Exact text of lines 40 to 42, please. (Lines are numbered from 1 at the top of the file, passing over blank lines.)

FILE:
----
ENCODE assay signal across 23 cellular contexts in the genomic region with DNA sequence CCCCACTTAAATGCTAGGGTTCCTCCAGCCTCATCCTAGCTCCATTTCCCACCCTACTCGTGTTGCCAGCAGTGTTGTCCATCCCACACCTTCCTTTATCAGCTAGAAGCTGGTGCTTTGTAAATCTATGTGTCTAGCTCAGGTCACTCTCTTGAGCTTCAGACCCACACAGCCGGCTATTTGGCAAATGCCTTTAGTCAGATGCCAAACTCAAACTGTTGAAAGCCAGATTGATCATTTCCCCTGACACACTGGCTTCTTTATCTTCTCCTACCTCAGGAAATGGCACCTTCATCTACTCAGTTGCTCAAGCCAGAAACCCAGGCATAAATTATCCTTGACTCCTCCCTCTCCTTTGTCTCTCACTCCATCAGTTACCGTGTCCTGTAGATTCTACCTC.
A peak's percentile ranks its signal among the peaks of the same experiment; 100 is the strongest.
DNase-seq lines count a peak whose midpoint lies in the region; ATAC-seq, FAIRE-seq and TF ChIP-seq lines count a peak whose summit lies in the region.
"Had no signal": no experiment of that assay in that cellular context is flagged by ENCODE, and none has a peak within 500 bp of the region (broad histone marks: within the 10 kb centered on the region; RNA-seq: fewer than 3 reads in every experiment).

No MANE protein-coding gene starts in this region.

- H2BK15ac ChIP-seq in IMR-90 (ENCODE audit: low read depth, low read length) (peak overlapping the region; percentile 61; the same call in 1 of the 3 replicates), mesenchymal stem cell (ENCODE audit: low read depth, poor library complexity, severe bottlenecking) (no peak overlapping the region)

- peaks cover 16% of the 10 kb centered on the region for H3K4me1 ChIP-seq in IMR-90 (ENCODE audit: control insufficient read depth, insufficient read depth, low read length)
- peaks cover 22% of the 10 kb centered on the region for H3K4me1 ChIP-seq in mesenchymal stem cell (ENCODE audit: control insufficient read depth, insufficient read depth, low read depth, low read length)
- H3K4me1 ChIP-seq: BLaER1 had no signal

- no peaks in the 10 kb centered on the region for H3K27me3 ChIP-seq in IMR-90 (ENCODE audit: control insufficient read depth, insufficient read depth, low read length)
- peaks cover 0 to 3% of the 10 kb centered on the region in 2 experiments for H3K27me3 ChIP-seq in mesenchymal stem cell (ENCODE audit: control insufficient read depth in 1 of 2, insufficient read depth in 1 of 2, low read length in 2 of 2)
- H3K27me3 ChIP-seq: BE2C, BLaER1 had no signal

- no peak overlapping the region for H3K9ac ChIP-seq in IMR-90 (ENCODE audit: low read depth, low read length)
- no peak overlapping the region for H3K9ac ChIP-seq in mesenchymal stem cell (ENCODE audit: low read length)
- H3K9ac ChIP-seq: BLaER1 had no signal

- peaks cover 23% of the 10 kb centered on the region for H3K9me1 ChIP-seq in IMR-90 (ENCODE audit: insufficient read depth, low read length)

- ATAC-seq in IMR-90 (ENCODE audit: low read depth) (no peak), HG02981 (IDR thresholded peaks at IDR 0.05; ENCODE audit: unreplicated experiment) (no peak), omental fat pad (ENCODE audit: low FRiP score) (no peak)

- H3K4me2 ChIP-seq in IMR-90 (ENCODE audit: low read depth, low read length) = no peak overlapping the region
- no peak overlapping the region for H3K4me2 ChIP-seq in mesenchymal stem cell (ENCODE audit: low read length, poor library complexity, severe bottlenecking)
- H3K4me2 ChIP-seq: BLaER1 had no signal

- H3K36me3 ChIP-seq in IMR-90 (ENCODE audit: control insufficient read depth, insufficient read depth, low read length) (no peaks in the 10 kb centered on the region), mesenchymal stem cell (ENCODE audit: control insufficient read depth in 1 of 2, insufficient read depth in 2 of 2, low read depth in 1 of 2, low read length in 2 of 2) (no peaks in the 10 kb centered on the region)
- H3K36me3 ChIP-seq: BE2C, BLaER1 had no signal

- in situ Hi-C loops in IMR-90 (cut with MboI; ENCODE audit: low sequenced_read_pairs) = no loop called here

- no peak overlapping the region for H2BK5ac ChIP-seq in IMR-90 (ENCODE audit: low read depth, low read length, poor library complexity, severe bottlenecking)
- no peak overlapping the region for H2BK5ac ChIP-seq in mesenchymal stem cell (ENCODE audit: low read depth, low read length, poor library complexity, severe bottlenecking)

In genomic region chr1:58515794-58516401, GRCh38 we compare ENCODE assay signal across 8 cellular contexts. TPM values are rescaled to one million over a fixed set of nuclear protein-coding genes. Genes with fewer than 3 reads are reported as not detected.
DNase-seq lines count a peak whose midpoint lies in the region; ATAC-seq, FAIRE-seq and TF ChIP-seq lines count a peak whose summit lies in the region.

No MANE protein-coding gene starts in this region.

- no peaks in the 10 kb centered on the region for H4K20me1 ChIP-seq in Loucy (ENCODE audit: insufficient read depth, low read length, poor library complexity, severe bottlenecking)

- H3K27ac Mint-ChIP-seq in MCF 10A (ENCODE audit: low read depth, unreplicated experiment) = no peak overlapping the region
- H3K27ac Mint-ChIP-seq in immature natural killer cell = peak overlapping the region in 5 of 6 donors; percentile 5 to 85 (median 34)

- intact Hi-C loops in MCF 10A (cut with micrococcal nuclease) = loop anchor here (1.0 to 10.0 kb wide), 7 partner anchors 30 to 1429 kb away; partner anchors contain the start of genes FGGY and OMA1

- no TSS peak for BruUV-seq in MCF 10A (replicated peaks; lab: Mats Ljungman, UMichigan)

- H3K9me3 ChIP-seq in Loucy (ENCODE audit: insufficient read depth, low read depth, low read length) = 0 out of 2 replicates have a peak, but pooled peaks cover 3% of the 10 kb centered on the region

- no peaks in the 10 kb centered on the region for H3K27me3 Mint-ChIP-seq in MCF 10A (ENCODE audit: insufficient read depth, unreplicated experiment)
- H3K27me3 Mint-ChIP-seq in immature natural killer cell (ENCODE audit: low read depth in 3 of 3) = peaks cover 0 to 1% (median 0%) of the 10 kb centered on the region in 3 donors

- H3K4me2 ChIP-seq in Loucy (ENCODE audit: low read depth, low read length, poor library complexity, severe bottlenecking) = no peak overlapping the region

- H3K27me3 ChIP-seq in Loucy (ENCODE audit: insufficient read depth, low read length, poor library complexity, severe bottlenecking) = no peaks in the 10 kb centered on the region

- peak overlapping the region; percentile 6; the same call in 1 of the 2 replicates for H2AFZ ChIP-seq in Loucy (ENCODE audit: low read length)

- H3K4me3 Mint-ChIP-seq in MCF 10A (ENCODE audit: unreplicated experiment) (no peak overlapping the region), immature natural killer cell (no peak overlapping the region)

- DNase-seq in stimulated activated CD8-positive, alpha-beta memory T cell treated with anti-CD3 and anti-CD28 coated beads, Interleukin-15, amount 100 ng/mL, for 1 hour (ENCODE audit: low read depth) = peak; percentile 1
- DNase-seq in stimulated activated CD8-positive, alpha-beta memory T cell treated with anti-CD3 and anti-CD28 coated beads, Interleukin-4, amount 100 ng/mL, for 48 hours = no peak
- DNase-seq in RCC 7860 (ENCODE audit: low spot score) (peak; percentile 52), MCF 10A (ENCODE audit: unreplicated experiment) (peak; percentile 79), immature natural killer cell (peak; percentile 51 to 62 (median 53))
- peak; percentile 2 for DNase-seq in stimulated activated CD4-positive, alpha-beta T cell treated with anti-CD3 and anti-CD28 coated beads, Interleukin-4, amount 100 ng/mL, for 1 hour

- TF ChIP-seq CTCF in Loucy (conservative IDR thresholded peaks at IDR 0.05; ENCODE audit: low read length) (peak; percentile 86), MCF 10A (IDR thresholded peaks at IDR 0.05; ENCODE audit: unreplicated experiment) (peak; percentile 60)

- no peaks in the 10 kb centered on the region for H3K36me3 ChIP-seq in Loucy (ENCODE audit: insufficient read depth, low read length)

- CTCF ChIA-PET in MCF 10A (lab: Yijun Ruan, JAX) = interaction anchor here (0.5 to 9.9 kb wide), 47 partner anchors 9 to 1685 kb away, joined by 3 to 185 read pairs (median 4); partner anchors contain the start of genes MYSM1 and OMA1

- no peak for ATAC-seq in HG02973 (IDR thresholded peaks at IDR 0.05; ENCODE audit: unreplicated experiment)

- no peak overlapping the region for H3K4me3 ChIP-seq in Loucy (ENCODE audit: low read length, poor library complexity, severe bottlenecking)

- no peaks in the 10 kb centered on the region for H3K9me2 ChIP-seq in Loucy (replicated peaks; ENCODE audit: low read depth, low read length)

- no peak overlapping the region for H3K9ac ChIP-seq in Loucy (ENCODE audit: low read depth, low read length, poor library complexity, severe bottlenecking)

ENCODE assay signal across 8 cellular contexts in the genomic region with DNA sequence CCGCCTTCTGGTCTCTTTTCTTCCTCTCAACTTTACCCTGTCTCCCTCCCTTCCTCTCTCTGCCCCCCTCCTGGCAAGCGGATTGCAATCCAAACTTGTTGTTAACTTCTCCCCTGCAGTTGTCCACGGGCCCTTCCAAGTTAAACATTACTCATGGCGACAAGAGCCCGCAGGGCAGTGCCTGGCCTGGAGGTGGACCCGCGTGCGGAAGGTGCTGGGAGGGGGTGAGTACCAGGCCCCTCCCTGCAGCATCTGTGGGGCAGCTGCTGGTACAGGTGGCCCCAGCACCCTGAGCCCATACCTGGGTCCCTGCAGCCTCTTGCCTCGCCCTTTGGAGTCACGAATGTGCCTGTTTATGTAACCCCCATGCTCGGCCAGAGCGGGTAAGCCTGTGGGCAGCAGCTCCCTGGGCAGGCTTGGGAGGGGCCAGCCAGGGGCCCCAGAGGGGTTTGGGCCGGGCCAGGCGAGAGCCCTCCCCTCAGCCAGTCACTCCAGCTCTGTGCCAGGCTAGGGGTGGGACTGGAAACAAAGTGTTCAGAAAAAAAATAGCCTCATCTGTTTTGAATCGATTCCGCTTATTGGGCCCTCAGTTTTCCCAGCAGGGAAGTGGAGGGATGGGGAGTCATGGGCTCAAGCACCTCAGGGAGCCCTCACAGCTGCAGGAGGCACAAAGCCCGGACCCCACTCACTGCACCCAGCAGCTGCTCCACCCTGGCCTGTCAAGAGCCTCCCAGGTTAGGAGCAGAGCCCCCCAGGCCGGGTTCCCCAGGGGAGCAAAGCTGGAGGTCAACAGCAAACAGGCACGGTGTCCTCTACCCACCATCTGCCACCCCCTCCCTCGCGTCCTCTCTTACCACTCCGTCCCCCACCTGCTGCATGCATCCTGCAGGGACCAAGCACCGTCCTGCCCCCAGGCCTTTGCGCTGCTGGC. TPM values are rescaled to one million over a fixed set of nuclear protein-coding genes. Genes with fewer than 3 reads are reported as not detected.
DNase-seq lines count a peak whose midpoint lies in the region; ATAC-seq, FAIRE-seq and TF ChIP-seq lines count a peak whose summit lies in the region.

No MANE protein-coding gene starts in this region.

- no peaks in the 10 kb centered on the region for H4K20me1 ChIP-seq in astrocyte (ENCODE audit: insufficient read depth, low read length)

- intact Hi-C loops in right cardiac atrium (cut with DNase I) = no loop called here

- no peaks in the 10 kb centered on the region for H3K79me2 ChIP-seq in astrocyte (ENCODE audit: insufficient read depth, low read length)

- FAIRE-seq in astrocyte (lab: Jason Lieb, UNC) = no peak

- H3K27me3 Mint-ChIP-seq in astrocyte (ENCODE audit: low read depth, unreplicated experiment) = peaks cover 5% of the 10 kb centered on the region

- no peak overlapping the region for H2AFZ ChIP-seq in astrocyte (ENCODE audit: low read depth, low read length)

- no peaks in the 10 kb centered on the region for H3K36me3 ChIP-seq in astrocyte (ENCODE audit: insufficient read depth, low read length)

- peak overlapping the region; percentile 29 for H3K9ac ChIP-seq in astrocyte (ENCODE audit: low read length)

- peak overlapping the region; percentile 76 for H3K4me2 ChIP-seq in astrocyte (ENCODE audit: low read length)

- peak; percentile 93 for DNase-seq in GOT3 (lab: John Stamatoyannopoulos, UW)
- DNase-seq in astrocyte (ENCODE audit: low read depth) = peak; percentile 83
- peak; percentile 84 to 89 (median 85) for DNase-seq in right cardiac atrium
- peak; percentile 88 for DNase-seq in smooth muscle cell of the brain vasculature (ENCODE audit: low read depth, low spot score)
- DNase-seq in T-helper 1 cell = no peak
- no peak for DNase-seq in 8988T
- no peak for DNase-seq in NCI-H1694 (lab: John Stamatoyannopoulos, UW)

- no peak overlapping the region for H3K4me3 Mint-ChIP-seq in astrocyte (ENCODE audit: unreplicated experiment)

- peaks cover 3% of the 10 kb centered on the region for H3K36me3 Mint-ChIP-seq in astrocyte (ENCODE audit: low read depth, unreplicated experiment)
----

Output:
- H3K4me3 Mint-ChIP-seq in MCF 10A (ENCODE audit: unreplicated experiment) (no peak overlapping the region), immature natural killer cell (no peak overlapping the region)

- DNase-seq in stimulated activated CD8-positive, alpha-beta memory T cell treated with anti-CD3 and anti-CD28 coated beads, Interleukin-15, amount 100 ng/mL, for 1 hour (ENCODE audit: low read depth) = peak; percentile 1
- DNase-seq in stimulated activated CD8-positive, alpha-beta memory T cell treated with anti-CD3 and anti-CD28 coated beads, Interleukin-4, amount 100 ng/mL, for 48 hours = no peak